officer, you'll be limited in the time you have to corroborate information a suspect gives you, before you book and charge
the suspect. Remember, any time a person you arrest is willing to provide you information, that person is looking for a
"get of jail free card."
If you're really interested in getting good information from your debriefings of those you arrest, I'd suggest the following:
1. Keep yourself familiar with the details of all serious crimes committed in your district/precinct.
2. Keep contact information for investigative units and individual investigators.
3. Target drug addicts for arrest to enhance the probability of obtaining maximum amounts of useful information for the
Let's look at these suggestions individually:
Number 1. If you don't know the details of crimes, how are you going to ask questions? Some police officers may simply
ask, "Do you know about any crimes in the area?" The suspect answers, "Na, I don't know noth'in." End of debriefing.
Another officer, thoroughly familiar with all crime activity is going to engage the suspect in conversation at length. The
officer is not going to be arrogant or overbearing. The conversation is going to be two way with the officer constantly
evoking responses from the suspect. As the officer asks questions about different incidents and players in the area, the
suspect may well at some point ask, "What's in it for me?"
Number 2. Developing valuable information doesn't do a lot of good; unless, it gets to the right place. Let's say your
suspect has expressed a willingness to provide information on a homicide to secure his release from your arrest. First, he
expects to be interviewed by a detective. Remember, drug addicts watch television too. The information he's provided thus
far has convinced you – from your knowledge of the homicide in question – that your suspect has good and relevant
information about the homicide. Your ability to quickly get your suspect face to face with an appropriate investigator will
result in maximum results for your efforts.
If your goal at some point in your career is to become a detective, there's no better way for you to introduce yourself to
your department's investigative units than to bring them witnesses that possess good information. The more the better.
However, always make certain that you only provide investigators with potential witnesses that you're convinced can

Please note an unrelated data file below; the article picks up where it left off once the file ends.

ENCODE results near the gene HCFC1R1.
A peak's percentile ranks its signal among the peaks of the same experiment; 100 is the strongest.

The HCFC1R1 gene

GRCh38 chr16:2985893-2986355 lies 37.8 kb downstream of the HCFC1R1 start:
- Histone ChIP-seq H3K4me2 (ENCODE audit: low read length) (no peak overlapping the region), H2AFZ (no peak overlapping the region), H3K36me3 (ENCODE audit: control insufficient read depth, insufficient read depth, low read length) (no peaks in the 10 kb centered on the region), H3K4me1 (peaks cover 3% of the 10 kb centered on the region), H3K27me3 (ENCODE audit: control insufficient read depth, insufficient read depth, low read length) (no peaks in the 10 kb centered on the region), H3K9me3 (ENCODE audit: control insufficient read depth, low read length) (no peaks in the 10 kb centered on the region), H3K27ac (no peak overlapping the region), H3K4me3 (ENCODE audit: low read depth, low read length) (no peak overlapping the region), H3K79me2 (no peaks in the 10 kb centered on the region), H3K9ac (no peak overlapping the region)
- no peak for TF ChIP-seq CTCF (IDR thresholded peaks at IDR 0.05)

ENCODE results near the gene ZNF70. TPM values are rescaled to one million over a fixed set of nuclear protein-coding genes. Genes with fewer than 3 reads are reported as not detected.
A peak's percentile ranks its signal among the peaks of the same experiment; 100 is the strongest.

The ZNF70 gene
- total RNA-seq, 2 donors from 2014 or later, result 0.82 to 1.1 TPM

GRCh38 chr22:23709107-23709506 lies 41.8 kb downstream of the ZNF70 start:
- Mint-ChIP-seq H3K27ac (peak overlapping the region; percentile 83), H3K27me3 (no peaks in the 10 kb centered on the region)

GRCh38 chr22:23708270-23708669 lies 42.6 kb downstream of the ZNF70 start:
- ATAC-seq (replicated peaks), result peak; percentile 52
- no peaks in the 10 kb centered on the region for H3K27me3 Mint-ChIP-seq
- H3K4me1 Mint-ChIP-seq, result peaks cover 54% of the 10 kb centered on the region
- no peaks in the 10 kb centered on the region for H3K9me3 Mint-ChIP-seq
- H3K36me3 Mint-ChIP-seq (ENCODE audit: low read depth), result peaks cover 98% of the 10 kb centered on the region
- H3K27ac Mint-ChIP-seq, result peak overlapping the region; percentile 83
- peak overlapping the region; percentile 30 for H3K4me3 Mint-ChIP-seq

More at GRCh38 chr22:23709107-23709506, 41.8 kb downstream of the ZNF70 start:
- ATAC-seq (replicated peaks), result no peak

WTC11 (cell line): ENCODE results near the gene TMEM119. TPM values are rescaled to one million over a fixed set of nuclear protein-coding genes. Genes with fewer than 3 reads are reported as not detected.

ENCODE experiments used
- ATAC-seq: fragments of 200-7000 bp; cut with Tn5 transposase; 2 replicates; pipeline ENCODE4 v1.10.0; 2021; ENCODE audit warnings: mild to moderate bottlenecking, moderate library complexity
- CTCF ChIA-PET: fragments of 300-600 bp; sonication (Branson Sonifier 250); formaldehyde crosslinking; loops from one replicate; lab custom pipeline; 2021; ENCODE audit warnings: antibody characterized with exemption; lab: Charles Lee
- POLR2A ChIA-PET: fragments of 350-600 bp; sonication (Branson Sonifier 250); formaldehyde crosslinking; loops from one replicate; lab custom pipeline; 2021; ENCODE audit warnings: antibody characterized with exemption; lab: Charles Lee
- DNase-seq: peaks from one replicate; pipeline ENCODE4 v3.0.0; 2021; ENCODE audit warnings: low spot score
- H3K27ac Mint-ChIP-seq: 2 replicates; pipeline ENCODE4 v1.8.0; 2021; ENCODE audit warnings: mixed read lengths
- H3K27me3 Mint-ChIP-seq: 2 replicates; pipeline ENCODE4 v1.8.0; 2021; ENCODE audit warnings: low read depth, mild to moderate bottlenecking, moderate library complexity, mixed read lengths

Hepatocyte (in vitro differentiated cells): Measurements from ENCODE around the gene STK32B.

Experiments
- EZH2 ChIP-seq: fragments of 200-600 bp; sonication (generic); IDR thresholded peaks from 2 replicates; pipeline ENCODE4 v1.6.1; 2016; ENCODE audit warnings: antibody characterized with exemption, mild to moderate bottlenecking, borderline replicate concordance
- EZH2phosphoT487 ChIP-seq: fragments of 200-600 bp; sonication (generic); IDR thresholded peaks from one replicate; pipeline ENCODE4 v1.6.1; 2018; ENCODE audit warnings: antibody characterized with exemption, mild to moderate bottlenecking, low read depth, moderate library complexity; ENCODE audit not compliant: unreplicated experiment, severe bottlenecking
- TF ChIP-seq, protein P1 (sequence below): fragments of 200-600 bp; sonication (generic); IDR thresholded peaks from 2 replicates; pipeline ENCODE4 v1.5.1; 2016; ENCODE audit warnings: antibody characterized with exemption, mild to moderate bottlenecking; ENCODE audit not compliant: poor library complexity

provide relevant information. You want investigators to come to know you as knowledgeable, reliable and conscientious...
not a nuisance.
Number 3. You might wonder why I would recommend drug addicts as sources of reliable information. First, as I stated
earlier, they're always on the street and ever present in areas of high crime. Secondly, they are extremely reliable.
However, their level of cooperativeness and reliability depends upon when you get them. The right time is not a hard thing
to accomplish. If you arrest a suspect for possession of drugs, the fact that he's still in possession of the drug means he
needs his fix soon. While you might think a 24 hour stay in a lock-up would not be a big deal for a drug addict, you'd be
wrong. Even though you would consider his stay for processing and subsequent release on the minor charge as short, that
24 hours will be an eternity for the drug addict deprived of his drug. He'd much rather spend a few hours telling an
investigator everything he knows about anything to secure an earlier release.
Any successes you achieve in debriefing people you arrest will depend solely upon the skills you develop as an interviewer.
Remember, you just arrested the person, so you're not going to be all that popular with that person. However, good
interviewing skills will trump that disadvantage every time; unless, your arrestee is really pissed off with you. In those
instances where there's clearly no rapport to be established, just get another, equally skilled officer, to debrief your arrest.
Don't ever forget...police work is about solving crimes and catching bad guys, and information is the life blood of that